What have I done? I asked myself. And the question sparked excitement. And the question sparked fear.
“Wait until you are within the borders of the forest before you open the box, else you have failed before you have begun.”
With those words, the schoolmaster turned away and left Naji alone before the borders of the forest.
Naji entered the forest with no other possessions but that box, as the test required. He carried no water, no food, no clothing but what he already wore, no bedroll, nothing to trade or barter with.
But that is what he had chosen. A box.
Do you see him? Right there, between Mig and John? As if he’s part of the crew?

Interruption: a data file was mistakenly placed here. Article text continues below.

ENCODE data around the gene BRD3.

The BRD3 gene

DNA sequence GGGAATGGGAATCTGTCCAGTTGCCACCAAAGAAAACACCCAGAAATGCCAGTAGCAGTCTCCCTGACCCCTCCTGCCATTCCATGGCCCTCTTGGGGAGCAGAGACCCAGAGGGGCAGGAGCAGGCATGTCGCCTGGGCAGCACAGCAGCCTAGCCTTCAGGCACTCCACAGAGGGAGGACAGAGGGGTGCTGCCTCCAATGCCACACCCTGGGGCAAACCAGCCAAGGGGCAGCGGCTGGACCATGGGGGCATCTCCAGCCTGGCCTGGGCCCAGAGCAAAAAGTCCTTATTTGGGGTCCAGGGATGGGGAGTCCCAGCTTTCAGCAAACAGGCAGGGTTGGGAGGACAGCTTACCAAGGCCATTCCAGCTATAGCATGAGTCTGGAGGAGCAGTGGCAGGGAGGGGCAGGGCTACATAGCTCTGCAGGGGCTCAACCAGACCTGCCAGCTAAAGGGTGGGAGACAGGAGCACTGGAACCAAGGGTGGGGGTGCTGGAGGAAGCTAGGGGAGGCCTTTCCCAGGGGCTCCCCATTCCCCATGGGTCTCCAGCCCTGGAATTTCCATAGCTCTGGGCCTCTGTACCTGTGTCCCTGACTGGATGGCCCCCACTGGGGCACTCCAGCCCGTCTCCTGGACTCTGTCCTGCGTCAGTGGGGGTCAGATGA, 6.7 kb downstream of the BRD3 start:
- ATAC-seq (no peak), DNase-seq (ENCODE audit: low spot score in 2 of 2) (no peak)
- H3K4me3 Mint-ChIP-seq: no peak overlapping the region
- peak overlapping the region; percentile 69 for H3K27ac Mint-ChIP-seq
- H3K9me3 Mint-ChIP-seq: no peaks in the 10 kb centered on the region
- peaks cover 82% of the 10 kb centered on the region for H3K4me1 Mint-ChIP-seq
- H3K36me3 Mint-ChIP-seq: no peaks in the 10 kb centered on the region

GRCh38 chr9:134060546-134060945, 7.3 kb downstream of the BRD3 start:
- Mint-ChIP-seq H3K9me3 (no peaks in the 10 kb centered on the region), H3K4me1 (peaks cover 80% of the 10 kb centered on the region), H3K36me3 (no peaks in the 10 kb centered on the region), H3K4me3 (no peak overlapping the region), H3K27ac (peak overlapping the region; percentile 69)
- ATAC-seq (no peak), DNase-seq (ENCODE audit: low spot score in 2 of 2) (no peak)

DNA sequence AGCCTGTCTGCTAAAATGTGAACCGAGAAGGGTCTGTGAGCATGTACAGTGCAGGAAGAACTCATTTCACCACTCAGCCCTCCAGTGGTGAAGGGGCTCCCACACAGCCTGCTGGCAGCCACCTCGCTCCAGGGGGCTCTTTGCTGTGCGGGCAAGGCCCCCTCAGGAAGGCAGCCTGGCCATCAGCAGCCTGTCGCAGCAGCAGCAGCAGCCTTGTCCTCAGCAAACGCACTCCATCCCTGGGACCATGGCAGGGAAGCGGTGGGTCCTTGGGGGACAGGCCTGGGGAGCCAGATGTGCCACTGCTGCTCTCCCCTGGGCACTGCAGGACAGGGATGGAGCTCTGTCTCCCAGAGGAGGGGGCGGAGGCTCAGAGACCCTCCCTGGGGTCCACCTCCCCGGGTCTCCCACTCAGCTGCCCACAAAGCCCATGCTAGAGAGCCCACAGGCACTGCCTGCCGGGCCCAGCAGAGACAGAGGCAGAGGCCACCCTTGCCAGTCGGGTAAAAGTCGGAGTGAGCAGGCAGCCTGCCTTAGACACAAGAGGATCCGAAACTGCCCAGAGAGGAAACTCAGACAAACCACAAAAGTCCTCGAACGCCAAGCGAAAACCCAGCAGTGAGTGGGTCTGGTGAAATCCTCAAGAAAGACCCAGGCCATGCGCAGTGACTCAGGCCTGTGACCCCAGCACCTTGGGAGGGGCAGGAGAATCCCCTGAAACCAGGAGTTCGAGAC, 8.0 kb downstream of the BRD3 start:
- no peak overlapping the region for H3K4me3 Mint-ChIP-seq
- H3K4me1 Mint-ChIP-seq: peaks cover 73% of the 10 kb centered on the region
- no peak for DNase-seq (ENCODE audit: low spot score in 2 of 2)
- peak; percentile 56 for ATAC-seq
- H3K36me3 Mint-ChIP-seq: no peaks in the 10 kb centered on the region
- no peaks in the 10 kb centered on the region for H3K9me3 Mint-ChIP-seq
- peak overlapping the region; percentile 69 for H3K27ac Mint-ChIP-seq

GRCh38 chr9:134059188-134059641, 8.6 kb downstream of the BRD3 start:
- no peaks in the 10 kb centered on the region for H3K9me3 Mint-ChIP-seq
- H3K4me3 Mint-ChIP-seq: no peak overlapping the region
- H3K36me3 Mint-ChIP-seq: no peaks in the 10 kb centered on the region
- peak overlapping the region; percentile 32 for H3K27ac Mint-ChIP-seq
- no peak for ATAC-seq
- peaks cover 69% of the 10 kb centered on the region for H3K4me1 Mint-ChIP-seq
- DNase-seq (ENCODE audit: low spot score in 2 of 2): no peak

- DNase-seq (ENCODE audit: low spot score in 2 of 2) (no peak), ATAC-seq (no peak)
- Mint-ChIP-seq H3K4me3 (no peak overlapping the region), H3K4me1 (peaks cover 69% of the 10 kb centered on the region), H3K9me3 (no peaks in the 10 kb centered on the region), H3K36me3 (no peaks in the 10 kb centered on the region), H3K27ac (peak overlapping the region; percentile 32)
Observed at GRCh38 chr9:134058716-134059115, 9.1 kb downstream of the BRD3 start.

Nico drove up to the mouth of the cave. He got out of the truck and walked around to the other side. Normally, the young retriever would have hopped out of the open door in a rush. But Ruby lay there, still sleeping.
“This is what it looks like,” Sig said, handing over the page where he had drawn a picture of the flower he wanted the scouting party—the children—to find. He wanted to go himself, to search for the flower, to seek help in a nearby town, but he had to stay where he was needed. “There may not be many,” he warned, “this close to winter.”
Lucy anxiously watched Lady Umbersmith set down her cup of tea and scan her guests, the three detectives and then finally Lucy herself. The elderly matron began to speak, her gaze resting on Lucy.
“When a person dies and her soul leaves her body right away, the body remains, just a husk. But while the person lives, the body and soul are linked, entwined, and inseparable. What happens to one happens to the other. If the soul is attacked, the body too feels the effect. It becomes incorporeal, intangible, insensible, silent, invisible.